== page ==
Prudent use of triclosan advised by SCCS

By Katie Bird

- Last updated on GMT

Related tags: Bacteria, Sccs

Triclosan should be used prudently in cosmetics for fear of developing bacterial resistance, according to a recent scientific opinion from the European Union.

The ingredient is used in a range of personal care products as an antibacterial agent including toothpastes, hand soaps and deodorants and maximum use levels currently stand at 0.3 per cent for most applications.

Fears over bacterial resistance

However, concerns are growing regarding potential of the widespread use of triclosan to lead to resistance in certain micro-organisms and a recent opinion from the Scientific Committee on Consumer Safety (SCCS) is advising prudent use of the ingredient, for example when a health benefit can be demonstrated.

According to the SCCS opinion published last week, in vitro​ studies that investigate the mechanism and genetics of triclosan resistance in bacteria suggest that even low concentrations can trigger the expression of resistance mechanisms.

In some geographical areas the environmental concentrations are high enough to suggest that bacterial resistance could be triggered.

However, the SCCS looked at six in situ​ studies during the preparation of the opinion, none of which showed any bacterial resistance emerging following triclosan exposure.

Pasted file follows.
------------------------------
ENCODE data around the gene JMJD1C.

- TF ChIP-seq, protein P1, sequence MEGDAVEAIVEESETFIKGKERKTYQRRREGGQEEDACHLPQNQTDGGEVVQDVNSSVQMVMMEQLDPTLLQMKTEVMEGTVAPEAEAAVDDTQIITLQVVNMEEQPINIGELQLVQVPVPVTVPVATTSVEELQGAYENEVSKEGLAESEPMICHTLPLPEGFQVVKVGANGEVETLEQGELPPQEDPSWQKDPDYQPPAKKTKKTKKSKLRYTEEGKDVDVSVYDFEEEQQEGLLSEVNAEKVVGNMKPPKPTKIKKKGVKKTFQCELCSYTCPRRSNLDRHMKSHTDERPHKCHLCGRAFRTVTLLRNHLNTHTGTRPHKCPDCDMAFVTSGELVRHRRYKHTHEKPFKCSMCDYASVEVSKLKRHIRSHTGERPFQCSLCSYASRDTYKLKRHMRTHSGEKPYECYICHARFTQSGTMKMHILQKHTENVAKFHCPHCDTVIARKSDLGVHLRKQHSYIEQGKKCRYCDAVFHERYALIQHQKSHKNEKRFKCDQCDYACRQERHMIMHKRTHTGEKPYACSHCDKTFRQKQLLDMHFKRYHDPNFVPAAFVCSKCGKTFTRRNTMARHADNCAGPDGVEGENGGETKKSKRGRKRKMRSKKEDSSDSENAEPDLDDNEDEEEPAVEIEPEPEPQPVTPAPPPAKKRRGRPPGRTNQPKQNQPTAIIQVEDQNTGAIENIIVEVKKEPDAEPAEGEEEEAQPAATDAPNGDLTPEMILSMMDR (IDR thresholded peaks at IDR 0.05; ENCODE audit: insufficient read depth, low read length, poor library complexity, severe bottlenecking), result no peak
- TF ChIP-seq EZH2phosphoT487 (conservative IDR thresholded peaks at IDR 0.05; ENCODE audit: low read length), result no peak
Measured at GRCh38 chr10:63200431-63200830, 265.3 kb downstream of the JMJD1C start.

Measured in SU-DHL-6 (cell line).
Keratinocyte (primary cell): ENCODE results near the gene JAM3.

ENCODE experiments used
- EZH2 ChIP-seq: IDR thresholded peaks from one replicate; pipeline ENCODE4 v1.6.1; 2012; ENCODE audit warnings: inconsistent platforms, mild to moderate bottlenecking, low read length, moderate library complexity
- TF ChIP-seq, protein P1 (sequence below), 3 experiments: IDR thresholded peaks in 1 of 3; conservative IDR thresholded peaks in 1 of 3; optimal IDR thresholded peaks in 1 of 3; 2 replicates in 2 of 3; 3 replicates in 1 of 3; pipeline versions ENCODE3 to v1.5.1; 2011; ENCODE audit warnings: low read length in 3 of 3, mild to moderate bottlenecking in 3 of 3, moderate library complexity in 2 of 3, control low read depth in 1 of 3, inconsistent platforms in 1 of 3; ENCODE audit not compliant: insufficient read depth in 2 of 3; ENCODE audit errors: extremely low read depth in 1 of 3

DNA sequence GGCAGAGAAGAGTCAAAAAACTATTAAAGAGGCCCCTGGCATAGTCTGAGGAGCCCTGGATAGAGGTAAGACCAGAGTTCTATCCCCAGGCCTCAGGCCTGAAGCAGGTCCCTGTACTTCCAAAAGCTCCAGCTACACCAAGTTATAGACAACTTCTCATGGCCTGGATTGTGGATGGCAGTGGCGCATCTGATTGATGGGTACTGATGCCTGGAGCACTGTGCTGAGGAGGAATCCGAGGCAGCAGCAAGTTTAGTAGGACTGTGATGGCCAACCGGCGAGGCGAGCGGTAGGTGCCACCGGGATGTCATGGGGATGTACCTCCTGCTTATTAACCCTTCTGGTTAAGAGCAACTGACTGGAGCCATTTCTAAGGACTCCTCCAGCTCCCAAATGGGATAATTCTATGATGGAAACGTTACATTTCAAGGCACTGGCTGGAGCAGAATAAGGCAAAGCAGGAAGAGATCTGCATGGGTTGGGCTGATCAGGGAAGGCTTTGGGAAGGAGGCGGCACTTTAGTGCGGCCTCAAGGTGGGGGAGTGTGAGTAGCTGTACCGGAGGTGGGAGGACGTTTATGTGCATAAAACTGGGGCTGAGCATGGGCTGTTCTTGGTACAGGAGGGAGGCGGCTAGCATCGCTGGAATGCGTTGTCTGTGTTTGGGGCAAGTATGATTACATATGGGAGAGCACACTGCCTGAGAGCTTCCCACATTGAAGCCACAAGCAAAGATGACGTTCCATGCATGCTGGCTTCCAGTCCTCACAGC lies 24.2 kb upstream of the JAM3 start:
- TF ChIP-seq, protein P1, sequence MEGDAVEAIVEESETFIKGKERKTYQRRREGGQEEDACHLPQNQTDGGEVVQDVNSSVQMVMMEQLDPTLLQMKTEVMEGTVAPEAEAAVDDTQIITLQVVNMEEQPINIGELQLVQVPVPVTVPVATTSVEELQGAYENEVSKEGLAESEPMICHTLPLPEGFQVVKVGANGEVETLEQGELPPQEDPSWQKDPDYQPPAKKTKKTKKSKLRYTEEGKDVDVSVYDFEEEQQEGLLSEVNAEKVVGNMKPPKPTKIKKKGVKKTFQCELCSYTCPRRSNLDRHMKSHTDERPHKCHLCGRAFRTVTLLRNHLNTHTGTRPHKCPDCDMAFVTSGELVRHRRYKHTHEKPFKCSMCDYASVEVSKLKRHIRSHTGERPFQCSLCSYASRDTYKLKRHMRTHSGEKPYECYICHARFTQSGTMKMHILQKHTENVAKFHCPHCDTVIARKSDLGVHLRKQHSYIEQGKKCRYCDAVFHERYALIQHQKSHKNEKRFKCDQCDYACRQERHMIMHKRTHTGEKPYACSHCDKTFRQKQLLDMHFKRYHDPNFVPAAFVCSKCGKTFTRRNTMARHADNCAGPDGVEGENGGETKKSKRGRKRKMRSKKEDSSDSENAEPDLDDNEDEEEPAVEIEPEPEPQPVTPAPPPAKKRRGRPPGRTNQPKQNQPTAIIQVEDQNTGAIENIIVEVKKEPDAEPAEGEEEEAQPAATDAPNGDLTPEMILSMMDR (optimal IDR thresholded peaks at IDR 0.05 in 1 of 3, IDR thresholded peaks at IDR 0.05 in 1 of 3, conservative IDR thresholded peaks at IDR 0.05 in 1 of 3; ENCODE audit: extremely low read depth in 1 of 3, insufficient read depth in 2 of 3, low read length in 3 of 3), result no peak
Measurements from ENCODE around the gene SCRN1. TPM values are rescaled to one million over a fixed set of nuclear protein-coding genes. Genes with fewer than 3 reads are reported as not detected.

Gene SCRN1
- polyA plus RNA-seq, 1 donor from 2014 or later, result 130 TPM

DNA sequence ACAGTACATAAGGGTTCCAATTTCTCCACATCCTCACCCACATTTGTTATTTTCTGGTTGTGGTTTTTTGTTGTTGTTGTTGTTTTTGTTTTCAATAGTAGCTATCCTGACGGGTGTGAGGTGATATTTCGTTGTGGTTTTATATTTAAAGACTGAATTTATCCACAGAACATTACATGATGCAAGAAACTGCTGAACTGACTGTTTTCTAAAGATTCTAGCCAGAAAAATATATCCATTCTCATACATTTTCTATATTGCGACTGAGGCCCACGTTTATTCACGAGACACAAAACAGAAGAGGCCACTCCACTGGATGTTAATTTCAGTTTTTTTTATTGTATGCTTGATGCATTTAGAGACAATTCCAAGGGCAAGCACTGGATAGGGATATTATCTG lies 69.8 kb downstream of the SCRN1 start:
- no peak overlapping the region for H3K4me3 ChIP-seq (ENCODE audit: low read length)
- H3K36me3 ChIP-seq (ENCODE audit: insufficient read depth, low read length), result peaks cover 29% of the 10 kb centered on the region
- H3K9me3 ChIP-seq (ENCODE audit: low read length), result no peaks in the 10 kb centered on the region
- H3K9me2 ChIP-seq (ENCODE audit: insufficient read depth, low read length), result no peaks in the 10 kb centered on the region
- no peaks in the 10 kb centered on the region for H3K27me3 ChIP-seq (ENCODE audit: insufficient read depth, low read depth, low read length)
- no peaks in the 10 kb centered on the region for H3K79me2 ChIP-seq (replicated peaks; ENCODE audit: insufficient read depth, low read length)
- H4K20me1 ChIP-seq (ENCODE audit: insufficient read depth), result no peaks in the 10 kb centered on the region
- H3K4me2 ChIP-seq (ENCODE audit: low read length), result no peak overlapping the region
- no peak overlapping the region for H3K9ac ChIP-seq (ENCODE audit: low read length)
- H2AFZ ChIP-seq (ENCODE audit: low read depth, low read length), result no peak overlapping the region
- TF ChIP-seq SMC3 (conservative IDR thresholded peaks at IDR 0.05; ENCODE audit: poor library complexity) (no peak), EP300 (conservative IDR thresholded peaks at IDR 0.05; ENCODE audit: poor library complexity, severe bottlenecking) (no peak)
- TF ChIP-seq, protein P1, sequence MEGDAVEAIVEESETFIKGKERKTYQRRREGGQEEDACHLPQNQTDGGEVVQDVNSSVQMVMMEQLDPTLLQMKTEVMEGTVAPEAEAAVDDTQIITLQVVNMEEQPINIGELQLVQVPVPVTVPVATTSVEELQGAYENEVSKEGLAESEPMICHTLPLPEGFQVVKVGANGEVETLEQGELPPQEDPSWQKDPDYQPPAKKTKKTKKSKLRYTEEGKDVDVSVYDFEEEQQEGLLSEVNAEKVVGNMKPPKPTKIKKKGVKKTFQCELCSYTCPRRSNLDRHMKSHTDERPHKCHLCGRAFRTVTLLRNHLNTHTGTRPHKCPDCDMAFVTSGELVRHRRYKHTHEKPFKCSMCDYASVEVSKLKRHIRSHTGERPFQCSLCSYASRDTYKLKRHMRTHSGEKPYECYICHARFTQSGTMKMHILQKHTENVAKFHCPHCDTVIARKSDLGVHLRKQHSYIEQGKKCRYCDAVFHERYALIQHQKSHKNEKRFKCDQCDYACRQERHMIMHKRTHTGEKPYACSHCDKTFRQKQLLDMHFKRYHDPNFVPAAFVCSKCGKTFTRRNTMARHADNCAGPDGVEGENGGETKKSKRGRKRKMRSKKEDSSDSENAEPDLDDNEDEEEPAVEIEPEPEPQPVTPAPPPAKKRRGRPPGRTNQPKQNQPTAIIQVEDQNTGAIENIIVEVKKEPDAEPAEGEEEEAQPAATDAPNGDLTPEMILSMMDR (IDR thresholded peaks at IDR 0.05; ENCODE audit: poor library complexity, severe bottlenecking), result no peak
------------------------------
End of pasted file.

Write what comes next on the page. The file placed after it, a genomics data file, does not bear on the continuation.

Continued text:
Although on first glance this is reassuring, the SCCS warns against assuming triclosan exposure never leads to resistance in situ: “Although triclosan resistance was not observed ​in situ, this is not sufficient to conclude there is no risk.”

“These ​[in situ] studies were state-of-the-art at the time they were performed but they did not have the modern tools (e.g. proteomic and genomic analysis) available today to investigate the complete bacterial population and the bacterial response to biocides,” ​the SCCS wrote.

Therefore, the committee ‘strongly’ recommends performing additional in situ​ studies to look at these aspects and bacterial phenotypes in environments where known concentrations of triclosan have been found.

With current research as it stands, the SCCS say it is ‘impossible to quantify the risk associated with triclosan’, and therefore can ‘only recommend the prudent use of triclosan, for example in applications where a health benefit can be demonstrated’.

For more information please consult the SCCS opinion​.

Related topics: Formulation & Science

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